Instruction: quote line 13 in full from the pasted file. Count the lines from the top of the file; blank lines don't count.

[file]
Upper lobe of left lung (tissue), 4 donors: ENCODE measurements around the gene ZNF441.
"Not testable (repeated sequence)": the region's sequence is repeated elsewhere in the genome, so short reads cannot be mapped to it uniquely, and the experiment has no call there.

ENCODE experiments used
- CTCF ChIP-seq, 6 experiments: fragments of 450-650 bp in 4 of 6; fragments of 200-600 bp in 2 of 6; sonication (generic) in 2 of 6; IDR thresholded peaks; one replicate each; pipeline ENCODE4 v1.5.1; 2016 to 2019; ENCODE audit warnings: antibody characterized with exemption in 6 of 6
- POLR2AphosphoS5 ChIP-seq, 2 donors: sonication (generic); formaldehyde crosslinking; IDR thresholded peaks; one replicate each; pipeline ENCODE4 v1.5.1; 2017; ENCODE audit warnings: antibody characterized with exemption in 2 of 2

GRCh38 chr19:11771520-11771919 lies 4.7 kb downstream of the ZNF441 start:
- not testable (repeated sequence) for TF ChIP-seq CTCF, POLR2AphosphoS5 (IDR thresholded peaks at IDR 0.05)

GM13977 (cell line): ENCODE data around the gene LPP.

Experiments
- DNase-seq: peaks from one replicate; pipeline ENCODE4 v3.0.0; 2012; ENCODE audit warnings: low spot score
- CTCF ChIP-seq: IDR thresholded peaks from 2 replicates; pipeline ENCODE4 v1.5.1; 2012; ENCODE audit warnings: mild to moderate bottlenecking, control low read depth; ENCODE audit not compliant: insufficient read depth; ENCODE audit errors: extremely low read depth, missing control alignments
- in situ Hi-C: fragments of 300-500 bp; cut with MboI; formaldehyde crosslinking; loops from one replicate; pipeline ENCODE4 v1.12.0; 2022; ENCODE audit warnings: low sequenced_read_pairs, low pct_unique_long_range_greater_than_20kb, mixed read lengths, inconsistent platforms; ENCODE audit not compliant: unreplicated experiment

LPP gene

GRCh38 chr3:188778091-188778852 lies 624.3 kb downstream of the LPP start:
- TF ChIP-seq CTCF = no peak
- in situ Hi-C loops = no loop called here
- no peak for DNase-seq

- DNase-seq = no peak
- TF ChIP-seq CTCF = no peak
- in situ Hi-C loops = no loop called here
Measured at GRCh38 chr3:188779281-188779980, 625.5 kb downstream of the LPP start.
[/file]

LPP gene